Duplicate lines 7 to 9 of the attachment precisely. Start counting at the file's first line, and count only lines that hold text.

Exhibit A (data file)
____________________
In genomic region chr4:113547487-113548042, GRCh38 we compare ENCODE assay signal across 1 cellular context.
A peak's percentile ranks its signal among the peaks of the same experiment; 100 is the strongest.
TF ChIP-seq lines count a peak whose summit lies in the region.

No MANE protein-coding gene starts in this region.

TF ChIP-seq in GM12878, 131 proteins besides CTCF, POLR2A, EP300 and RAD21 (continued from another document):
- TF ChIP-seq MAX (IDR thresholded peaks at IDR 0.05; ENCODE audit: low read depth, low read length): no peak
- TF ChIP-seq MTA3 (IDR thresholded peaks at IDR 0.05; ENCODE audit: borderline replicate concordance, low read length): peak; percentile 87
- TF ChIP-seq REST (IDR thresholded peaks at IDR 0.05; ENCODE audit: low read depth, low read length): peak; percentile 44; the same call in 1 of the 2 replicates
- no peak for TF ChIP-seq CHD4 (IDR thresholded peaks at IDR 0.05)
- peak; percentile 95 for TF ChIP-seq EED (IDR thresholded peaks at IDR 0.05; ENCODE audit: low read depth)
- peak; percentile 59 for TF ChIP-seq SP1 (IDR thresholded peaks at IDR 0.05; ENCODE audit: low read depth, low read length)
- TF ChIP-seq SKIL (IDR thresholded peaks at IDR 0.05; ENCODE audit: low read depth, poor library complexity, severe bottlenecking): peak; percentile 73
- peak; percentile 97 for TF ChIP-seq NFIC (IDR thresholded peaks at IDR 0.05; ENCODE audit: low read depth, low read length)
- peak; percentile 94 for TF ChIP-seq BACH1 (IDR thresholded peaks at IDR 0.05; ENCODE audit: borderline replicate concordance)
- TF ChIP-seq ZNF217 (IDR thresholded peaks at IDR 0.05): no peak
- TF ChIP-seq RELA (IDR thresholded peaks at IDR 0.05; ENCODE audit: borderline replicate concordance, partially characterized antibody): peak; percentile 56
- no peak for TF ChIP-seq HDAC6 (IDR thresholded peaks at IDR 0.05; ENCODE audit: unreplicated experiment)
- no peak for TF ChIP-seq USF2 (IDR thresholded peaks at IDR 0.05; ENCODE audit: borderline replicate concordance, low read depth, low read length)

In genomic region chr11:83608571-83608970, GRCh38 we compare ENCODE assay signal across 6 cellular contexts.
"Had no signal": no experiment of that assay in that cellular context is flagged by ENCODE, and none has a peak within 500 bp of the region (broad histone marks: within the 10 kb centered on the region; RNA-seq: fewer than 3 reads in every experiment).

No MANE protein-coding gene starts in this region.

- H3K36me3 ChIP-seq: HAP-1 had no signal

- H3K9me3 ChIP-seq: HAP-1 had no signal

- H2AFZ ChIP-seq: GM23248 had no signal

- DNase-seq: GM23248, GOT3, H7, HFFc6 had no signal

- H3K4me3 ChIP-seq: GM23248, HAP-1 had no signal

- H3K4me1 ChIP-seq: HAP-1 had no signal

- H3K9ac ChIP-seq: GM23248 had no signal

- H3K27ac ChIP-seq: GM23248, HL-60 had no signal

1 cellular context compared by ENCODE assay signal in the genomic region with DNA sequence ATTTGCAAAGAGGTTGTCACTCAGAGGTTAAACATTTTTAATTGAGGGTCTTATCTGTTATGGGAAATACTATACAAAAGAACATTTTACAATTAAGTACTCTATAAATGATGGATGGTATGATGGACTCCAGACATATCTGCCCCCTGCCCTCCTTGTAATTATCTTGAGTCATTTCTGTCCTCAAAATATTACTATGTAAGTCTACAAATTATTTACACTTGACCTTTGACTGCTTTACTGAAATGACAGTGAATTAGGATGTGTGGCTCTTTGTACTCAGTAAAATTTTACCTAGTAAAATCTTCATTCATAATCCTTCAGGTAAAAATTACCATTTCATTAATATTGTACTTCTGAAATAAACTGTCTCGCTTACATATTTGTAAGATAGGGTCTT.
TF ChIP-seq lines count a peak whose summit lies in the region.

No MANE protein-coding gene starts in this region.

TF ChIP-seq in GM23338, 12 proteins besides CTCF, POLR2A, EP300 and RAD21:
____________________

- TF ChIP-seq MTA3 (IDR thresholded peaks at IDR 0.05; ENCODE audit: borderline replicate concordance, low read length): peak; percentile 87
- TF ChIP-seq REST (IDR thresholded peaks at IDR 0.05; ENCODE audit: low read depth, low read length): peak; percentile 44; the same call in 1 of the 2 replicates
- no peak for TF ChIP-seq CHD4 (IDR thresholded peaks at IDR 0.05)